In the center of the base of the clipeus, as well as in the scutum, a round hole was cut out, designed to accommodate a round metal handle, covered from the outside with an iron or bronze umbon. In many places where the remains of various Roman equipment were found, it is quite difficult to determine whether a certain type of handle or umbon belongs to a specific type of shield - scutum or klipeus, and it is quite possible that the production of these parts took place using approximately the same technologies, from which we can conclude that the handles and umbons of these two types of shields are extremely similar. It is worth noting, however, that clypeus is usually attributed to umbons with a round base, while for scutum they existed with a square, rectangular or hexagonal base.

Round bronze umbon. Found in Kirkham, England. Kept in the British Museum
Outline of different variants of handles found at Hadrian's Wall (II century AD)
Emperor Trajan's address to the troops after the victory over the Dacians. Various digmas on clipeuses are clearly visible. II century AD Trajan's Column

Imago clipeata

Special mention should be made of such a factor as Imago clipeata-a sculptural element, also called a clipeus for its round shape. In Rome, from the period of the Republic to the third century AD, there was a sculptural and pictorial tradition of depicting various mythical or historical characters in a round frame. This frame can be just an even circle, an intricate wreath, or any other round object. Such an element is very often found on bas-reliefs of sarcophagi of the III-IV centuries AD.

The origin of this tradition can be traced back to the images of triumphant generals on a small round shield-clipeus, attached to the standard when the commander returns to his homeland in a solemn march.

Sarcophagus of Two Brothers, III-IV century A.D. Catacombs near Rome. Preserved in the Pio Cristiano Museum, Rome
Constance's sarcophagus. 4th century AD Mausoleum of Constantia, eastern outskirts of Rome. Preserved in the Pius Clement Museum, Vatican City
Sarcophagus with relief imago clipeata. III century AD Villa La Pietro, Florence


In Legio X Fretensis, the reconstruction of auxiliary troops is dedicated to the Second Cantabrian Cohort, which was the closest to the Tenth Legion in terms of its place of service. For the reconstruction of the auxiliary cohort, our club uses clipeuses made according to the following model: 125 cm in height, 65 cm in width (along the widest part). The decoration is a canvas with a yellow background, an auxil digma from Trajan's column is taken as a digma, the edging of the shields is brass.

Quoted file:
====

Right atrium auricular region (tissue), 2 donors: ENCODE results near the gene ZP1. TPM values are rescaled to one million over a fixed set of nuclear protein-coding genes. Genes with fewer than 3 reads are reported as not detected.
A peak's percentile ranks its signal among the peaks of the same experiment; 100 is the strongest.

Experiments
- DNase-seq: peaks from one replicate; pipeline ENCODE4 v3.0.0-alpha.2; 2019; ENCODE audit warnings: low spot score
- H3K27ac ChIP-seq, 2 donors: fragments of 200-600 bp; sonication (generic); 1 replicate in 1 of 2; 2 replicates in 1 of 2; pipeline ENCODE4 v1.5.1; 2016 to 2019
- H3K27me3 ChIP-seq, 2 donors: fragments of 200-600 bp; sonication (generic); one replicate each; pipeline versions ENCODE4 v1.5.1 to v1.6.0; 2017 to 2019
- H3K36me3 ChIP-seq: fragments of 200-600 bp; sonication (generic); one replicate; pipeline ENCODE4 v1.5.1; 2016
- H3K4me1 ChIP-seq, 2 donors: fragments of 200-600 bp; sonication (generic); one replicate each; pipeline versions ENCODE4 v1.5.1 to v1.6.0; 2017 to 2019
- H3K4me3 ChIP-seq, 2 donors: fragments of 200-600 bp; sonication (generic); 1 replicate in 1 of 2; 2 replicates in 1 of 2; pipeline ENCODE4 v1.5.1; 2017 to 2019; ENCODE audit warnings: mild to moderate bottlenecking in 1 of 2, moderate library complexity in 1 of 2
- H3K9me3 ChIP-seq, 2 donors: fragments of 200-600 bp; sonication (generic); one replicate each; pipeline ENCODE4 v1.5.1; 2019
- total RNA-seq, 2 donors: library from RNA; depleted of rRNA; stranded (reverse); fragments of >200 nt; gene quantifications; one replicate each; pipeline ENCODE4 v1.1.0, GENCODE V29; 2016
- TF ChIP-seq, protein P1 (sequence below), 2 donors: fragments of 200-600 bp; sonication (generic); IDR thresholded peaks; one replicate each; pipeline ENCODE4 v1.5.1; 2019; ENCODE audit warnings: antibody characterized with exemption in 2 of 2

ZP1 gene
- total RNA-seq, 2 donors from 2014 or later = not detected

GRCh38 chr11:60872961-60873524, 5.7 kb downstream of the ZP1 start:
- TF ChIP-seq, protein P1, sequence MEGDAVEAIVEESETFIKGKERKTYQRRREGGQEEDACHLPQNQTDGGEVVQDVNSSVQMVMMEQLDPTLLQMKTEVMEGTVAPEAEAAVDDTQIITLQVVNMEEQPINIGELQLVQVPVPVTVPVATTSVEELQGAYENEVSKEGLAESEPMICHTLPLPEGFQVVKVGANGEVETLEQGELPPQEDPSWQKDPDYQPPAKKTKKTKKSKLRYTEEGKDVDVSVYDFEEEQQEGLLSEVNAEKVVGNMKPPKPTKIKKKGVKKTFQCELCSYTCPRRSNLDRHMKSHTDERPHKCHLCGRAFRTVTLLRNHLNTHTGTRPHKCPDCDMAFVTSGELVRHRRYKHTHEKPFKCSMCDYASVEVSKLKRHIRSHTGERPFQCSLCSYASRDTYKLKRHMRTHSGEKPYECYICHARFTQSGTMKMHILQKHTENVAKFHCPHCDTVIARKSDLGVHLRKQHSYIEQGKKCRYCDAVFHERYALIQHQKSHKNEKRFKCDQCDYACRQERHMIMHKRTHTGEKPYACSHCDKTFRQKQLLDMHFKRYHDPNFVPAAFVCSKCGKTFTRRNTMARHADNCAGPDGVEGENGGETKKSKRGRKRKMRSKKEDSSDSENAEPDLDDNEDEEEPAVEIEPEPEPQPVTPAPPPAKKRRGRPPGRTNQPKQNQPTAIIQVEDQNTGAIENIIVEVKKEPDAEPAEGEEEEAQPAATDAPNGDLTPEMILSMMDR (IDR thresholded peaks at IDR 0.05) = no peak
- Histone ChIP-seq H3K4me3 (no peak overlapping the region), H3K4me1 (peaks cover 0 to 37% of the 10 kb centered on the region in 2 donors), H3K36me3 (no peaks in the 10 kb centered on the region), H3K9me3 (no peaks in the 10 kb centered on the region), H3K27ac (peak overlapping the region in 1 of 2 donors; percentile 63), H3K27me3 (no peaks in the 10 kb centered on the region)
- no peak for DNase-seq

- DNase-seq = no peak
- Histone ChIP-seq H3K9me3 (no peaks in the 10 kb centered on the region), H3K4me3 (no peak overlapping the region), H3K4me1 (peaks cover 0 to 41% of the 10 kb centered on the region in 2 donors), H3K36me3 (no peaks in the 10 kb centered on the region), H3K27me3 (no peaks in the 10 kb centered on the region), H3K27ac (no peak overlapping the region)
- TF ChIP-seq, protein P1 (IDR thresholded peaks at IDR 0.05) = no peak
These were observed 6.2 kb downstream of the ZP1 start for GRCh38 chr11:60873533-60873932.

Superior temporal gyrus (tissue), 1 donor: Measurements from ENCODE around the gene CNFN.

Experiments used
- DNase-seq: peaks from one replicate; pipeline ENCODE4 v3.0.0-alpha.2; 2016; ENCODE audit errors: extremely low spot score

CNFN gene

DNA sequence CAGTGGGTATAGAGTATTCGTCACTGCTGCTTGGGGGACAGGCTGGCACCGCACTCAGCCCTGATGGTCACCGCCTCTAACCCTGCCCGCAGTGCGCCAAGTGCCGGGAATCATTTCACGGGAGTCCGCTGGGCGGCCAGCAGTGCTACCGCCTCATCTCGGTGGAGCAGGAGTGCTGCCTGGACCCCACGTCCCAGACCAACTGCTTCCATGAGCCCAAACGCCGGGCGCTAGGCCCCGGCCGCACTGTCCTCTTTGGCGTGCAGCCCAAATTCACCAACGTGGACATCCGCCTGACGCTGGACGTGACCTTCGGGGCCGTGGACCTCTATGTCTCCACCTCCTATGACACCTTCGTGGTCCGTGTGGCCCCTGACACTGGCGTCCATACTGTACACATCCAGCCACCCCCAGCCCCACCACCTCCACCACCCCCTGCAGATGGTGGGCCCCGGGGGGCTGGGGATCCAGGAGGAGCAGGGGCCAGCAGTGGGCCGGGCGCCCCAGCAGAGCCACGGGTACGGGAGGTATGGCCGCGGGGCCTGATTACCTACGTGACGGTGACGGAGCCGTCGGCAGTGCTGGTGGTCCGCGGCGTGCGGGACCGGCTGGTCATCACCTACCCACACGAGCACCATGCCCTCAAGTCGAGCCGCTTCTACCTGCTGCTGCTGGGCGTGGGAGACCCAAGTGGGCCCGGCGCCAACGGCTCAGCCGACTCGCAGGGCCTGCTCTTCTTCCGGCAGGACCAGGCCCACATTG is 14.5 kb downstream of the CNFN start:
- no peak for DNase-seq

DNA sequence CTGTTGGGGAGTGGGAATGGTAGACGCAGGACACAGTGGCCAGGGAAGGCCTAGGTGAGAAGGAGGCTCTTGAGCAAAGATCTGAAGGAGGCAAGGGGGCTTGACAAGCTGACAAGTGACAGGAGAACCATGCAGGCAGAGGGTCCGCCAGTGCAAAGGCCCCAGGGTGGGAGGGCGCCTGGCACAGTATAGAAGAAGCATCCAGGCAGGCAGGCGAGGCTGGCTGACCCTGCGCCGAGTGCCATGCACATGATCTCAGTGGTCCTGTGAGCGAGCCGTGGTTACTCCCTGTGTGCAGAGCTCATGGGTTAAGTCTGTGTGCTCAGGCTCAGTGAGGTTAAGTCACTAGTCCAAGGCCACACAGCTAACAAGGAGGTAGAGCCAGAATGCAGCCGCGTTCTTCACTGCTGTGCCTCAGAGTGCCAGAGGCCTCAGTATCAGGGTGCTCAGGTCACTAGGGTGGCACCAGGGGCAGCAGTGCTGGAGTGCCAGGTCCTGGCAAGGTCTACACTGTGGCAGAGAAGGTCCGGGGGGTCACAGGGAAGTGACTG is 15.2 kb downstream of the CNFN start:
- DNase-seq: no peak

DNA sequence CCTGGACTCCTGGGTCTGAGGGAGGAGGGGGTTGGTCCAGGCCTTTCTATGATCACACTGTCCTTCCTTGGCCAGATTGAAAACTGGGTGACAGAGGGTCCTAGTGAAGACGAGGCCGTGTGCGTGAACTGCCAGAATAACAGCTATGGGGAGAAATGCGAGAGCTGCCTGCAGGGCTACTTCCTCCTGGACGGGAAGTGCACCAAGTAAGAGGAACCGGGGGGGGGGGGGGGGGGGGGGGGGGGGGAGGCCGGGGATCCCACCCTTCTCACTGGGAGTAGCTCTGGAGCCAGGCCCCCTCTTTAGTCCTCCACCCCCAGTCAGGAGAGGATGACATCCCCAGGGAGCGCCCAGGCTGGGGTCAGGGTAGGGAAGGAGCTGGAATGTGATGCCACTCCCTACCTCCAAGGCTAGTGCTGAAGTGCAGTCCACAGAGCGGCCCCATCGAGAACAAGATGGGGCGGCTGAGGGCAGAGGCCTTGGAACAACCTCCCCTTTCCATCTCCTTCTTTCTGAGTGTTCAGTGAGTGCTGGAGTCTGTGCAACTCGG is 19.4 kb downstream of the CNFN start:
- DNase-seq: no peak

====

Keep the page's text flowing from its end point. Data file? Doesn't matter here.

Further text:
Clypeus auxiliary, reconstruction
Auxiliaries with clipeus in battle formation, reconstruction
Drawing of the club clipeus Legio X Fretensis
Drawing of digma clypeus from Trajan's column. Written by D. R. Travis. The leftmost digma is used for reconstruction in Legio X Fretensis
Metopes of Trajan's column. II century AD Exactly in the center you can see the image of the digma used in Legio X Fretensis

Related topics

Auxiliaries, Shild, Parma


Connolly P. Greece and Rome. Encyclopedia of Military History, Moscow: EKSMO-Press, 2000. 320 p. - 10 000 copies. — ISBN 5-04-005183-2.

Bishop, M.C.; Coulston, J.C.N. (2009). Roman Military Equipment from the Punic Wars to the Fall of Rome (2nd ed.). Oxford, UK: Oxford Books;

JAMES CURLE, F.S.A. SCOT., F.S.A. A Roman frontier post and it's people. The fort of Newstead in the Parish of Melrose. Glasgow, MDCCCCXI. Originally published by JAMES MACLEHOSE AND SONS for the Society of Antiquaries of Scotland.

Hilary & John Travis. Roman Shields: historical development and reconstruction. Amberley Publishing, Gloucestershire, GL5 4EP, 2014.


Auxiliaries cross the river. II century AD Trajan's Column
Auxiliaries that hunt wild animals. IV century AD Roman mosaic from the Villa del Casale near Piazza Armerina (Sicily)
Drawing of the clypeus of the third century AD from Dura-Evropos, by D. R. Travis